A veil hangs between the authors of the document and the investigations of journalists and historians into its origins. Careful and painstaking scholarship has revealed enough about it to confidently say that much of the work was plagiarized and that it was a creation of the Okhrana. Stylistic critiques and information in the previously closed Russian archives points to members of the Okhrana writing and gathering the materials for the work, and then spreading it throughout Russia.
The wild success of The Protocols of the Elders of Zion would prove instructive to future Russian regimes. Matvei Golovinski (the likely author of The Protocols) a propagandist for the Okhrana working in France, worked for the new Bolshevik government after 1917. Continuity between the different organizations of the secret police in Russia, no matter the ideology or the leader of the regime in power, allowed institutional knowledge in disinformation and propaganda to be passed through to the present age. When the Internet opened up the world to the free flow of information Russia understood their opportunity to push conspiracy theories, misinformation, and propaganda onto populations around the world.
Conspiracy theories echo into our time as fears of the “deep state” and “the new world order” proliferates and finds succor in the lofty quarters of state power. In the United States and elsewhere people filled with hate, and crafty actors, such as the Russian state, are expertly spreading paranoia and distrust to persuade the world to serve their purposes.

Even now, The Protocols of the Elders of Zion is taken as fact in some corners of the world and is endorsed as truthful by powerful leaders and communicators. Anti-Jewish conspiracy is alive and well and amplified by the Internet. Forgeries, conspiracies, and propaganda are tools wielded effectively by dedicated actors in the Communications Age. The first successful example may be The Protocols of the Elders of Zion.

The Death of the Classics

On the volumes written on the subject of education in the past 40 years, one strain has focused on the death of the so-called “classical education.” Through antiquity to perhaps 50 years ago, students studied the Classics. These Classics are the works of Ancient Greek and Roman writers, the foundation of Western literature and philosophy. Rapid changes and progressive knowledge have made much of this learning and writing dated and less relevant than they were to people before the Industrial Revolution. But what have we lost as a society and culture by not reading the “Classics”?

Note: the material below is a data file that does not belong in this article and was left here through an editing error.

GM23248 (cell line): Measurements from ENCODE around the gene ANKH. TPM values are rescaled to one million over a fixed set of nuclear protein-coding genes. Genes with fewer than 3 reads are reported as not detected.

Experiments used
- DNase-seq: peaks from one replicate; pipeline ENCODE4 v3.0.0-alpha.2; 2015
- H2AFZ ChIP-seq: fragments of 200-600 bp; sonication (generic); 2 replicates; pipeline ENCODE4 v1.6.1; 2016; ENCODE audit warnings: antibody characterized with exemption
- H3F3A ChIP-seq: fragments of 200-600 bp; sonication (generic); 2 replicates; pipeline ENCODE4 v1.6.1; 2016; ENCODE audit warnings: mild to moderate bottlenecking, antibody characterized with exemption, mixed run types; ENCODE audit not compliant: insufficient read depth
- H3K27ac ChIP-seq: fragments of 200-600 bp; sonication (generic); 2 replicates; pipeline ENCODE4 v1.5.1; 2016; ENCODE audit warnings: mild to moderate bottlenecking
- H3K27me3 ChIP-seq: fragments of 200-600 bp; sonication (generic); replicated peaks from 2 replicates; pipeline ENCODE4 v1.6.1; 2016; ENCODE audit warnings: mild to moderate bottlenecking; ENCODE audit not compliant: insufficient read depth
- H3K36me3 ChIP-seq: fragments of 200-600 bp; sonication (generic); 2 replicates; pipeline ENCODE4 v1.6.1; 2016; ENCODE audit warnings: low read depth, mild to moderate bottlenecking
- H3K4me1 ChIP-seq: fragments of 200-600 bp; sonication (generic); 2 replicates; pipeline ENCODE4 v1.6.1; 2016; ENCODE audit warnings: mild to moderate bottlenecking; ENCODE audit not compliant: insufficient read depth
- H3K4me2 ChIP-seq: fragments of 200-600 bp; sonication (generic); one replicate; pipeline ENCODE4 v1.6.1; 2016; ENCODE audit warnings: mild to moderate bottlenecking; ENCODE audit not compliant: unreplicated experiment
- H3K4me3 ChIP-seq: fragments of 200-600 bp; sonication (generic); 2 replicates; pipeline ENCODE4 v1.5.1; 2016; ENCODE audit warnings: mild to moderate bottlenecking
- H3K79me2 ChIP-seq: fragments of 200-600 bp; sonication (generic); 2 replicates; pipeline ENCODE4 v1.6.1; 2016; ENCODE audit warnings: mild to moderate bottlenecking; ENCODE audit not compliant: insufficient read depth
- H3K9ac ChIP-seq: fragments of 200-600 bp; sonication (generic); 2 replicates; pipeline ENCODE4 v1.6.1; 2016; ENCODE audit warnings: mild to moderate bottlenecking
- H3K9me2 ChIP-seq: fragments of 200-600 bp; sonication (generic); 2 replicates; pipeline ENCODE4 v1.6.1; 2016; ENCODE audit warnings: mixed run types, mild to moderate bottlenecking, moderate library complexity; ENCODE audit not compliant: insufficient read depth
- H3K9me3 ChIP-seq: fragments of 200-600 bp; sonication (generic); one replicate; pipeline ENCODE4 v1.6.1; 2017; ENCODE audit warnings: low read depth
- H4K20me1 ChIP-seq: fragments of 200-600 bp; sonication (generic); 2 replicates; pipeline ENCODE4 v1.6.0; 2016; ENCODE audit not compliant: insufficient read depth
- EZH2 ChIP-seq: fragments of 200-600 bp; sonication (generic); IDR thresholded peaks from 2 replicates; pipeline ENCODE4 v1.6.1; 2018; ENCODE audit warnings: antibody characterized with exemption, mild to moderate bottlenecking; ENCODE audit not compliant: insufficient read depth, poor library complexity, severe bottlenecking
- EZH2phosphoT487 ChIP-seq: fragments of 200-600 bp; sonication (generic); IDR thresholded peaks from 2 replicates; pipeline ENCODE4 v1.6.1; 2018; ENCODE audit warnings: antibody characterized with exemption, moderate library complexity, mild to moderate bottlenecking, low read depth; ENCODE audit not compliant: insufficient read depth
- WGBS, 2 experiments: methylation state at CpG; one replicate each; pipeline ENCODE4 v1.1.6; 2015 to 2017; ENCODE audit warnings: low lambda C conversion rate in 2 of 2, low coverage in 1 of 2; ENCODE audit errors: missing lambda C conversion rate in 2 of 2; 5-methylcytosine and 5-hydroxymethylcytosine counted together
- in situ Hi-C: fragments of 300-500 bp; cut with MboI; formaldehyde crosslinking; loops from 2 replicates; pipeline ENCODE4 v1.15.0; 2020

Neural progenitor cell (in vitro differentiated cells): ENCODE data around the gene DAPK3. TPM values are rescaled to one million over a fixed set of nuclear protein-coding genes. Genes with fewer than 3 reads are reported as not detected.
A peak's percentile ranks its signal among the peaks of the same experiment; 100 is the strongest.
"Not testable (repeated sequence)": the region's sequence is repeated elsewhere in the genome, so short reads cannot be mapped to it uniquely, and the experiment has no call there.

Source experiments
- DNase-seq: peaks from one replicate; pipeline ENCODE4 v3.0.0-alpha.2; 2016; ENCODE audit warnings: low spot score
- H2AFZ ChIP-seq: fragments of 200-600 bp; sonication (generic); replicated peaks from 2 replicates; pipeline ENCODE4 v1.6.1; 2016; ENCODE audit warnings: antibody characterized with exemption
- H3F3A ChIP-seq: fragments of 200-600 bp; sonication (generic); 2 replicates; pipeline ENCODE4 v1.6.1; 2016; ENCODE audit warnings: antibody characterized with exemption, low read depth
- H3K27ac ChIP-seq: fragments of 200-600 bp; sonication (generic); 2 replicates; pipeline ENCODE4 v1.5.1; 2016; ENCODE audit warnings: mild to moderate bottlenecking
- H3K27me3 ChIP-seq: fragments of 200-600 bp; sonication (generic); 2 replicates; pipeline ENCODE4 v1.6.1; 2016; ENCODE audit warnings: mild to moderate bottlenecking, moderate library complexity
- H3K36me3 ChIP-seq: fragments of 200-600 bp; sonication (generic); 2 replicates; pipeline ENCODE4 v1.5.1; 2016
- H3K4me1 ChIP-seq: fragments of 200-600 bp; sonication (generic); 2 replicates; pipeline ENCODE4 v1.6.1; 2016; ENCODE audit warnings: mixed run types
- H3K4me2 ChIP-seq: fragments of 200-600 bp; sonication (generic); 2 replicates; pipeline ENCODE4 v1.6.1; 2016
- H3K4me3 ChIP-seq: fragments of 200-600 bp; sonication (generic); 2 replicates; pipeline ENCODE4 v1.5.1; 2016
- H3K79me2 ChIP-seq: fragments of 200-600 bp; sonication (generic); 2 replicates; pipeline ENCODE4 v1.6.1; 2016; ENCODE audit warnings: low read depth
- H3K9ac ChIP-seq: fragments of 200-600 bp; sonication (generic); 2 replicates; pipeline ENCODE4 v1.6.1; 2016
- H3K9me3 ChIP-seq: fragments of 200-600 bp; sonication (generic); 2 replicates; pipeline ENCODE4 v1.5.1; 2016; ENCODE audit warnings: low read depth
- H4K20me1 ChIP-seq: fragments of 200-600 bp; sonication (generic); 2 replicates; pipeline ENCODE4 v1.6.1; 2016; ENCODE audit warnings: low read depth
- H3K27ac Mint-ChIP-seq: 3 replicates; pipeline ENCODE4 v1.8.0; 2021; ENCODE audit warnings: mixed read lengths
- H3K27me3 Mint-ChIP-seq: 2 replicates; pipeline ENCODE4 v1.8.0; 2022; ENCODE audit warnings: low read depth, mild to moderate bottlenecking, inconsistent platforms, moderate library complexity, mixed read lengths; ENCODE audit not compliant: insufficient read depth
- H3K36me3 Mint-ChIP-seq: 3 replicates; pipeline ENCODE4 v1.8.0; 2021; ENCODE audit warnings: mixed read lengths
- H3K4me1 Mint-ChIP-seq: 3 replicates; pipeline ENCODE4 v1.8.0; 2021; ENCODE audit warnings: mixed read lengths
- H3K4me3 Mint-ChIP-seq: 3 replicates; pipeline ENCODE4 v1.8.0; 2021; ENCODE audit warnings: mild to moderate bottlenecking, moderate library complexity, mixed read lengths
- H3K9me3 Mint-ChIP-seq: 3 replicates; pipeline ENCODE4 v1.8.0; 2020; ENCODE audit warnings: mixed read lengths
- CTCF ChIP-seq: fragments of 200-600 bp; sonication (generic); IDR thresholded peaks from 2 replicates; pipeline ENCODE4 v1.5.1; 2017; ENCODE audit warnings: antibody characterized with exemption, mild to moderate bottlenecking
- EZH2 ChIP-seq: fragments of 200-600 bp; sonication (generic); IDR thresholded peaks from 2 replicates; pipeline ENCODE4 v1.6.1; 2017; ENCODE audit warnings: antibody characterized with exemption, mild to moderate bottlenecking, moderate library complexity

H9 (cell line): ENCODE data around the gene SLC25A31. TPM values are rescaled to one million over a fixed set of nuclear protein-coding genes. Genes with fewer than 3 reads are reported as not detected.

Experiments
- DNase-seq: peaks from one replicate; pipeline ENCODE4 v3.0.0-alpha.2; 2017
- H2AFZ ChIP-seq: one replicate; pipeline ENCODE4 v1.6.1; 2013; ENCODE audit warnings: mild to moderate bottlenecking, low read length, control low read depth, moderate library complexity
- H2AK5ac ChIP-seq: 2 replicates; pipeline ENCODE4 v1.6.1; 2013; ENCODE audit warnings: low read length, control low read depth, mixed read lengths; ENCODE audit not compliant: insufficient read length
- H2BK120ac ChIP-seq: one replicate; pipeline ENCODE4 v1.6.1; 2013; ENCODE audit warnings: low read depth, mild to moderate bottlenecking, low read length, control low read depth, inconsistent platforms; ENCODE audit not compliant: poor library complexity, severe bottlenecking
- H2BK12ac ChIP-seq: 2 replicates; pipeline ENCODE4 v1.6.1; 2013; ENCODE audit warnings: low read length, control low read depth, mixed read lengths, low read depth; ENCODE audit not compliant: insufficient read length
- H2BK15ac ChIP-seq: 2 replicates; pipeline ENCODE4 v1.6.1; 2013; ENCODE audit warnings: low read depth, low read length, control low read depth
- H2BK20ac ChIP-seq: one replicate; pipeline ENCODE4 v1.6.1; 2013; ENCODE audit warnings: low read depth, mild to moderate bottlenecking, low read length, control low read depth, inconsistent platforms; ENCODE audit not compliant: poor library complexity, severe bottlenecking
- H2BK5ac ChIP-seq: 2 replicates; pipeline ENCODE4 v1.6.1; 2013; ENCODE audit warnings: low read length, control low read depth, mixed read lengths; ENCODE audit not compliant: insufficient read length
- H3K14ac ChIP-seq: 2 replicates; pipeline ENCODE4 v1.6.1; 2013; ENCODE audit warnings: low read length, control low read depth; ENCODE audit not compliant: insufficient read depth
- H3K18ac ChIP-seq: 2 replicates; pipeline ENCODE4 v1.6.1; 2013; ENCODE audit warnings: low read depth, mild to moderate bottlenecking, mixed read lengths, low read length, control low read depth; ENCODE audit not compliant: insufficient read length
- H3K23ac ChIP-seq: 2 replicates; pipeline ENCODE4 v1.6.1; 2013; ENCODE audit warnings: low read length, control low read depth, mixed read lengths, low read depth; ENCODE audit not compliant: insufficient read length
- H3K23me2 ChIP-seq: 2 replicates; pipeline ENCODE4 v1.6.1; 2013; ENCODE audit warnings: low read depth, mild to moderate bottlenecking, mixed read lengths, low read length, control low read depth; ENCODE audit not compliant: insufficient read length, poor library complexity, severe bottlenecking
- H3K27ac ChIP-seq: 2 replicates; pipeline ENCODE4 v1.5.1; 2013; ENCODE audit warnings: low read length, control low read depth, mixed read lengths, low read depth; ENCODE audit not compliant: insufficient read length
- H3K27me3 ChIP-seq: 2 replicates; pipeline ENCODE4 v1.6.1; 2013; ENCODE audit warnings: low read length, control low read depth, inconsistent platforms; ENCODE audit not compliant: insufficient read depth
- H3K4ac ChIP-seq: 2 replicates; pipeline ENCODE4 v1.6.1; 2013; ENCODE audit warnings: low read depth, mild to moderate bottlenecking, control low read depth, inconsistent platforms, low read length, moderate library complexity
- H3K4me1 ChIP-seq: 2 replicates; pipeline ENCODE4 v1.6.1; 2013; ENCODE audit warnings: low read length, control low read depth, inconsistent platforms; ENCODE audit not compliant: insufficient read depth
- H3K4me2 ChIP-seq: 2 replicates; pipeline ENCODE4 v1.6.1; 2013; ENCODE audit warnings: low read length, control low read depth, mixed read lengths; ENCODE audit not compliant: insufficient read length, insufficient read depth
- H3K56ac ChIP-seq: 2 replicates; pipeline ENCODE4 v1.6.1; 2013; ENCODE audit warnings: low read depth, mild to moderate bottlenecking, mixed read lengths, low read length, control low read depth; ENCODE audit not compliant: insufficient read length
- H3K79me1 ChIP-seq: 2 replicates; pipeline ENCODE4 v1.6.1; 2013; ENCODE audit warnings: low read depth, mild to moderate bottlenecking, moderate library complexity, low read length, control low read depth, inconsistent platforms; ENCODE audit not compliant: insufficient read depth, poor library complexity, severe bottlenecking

Critics of the death of the classical education point to the dearth of analysis and inference-based thinking in modern education – skills championed by reading the great authors of the past. But there are other aspects of the death of the classical education that strike me as relevant, especially as a lover of history. An unbroken chain of references, counterpoint, rebuttal, synthesis, and genesis have been violently severed in recent years.

Understanding our current moral and political debates without the guide of history and the Classics is almost impossible. Lack of imagination, of an understanding of the history of radical change and great thought, is perhaps responsible for some of our political dysfunction in the present moment in the United States. A reverence for the Constitution, but no understanding of how those ideas were formulated, is deleterious to a progressive and effective politics.